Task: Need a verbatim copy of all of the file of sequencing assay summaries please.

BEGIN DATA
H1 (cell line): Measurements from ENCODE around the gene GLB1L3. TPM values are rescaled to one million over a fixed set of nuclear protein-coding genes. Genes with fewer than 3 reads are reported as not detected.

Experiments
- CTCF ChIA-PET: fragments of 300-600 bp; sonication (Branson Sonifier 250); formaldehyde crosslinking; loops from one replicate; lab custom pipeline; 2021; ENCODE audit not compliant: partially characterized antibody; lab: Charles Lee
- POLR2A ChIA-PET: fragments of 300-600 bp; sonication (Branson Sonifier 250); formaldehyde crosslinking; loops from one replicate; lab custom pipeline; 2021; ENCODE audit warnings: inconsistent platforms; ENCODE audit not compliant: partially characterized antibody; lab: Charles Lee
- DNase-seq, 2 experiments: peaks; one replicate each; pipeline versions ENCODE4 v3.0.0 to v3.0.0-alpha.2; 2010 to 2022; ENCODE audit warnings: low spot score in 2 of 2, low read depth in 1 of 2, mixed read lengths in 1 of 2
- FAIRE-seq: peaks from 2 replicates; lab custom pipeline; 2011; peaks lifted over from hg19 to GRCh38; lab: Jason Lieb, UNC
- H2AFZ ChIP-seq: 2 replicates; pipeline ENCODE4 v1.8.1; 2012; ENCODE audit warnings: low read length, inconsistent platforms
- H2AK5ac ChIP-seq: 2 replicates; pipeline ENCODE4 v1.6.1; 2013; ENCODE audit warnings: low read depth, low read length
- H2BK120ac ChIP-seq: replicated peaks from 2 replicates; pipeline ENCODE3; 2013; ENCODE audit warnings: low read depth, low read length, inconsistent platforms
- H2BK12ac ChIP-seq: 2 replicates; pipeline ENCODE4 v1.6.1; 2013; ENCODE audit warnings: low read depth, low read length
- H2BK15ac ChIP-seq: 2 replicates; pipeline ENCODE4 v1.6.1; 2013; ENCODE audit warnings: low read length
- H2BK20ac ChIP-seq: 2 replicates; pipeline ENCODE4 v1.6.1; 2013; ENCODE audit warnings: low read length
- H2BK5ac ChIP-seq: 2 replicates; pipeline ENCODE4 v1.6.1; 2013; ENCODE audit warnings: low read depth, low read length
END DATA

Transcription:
H1 (cell line): Measurements from ENCODE around the gene GLB1L3. TPM values are rescaled to one million over a fixed set of nuclear protein-coding genes. Genes with fewer than 3 reads are reported as not detected.

Experiments
- CTCF ChIA-PET: fragments of 300-600 bp; sonication (Branson Sonifier 250); formaldehyde crosslinking; loops from one replicate; lab custom pipeline; 2021; ENCODE audit not compliant: partially characterized antibody; lab: Charles Lee
- POLR2A ChIA-PET: fragments of 300-600 bp; sonication (Branson Sonifier 250); formaldehyde crosslinking; loops from one replicate; lab custom pipeline; 2021; ENCODE audit warnings: inconsistent platforms; ENCODE audit not compliant: partially characterized antibody; lab: Charles Lee
- DNase-seq, 2 experiments: peaks; one replicate each; pipeline versions ENCODE4 v3.0.0 to v3.0.0-alpha.2; 2010 to 2022; ENCODE audit warnings: low spot score in 2 of 2, low read depth in 1 of 2, mixed read lengths in 1 of 2
- FAIRE-seq: peaks from 2 replicates; lab custom pipeline; 2011; peaks lifted over from hg19 to GRCh38; lab: Jason Lieb, UNC
- H2AFZ ChIP-seq: 2 replicates; pipeline ENCODE4 v1.8.1; 2012; ENCODE audit warnings: low read length, inconsistent platforms
- H2AK5ac ChIP-seq: 2 replicates; pipeline ENCODE4 v1.6.1; 2013; ENCODE audit warnings: low read depth, low read length
- H2BK120ac ChIP-seq: replicated peaks from 2 replicates; pipeline ENCODE3; 2013; ENCODE audit warnings: low read depth, low read length, inconsistent platforms
- H2BK12ac ChIP-seq: 2 replicates; pipeline ENCODE4 v1.6.1; 2013; ENCODE audit warnings: low read depth, low read length
- H2BK15ac ChIP-seq: 2 replicates; pipeline ENCODE4 v1.6.1; 2013; ENCODE audit warnings: low read length
- H2BK20ac ChIP-seq: 2 replicates; pipeline ENCODE4 v1.6.1; 2013; ENCODE audit warnings: low read length
- H2BK5ac ChIP-seq: 2 replicates; pipeline ENCODE4 v1.6.1; 2013; ENCODE audit warnings: low read depth, low read length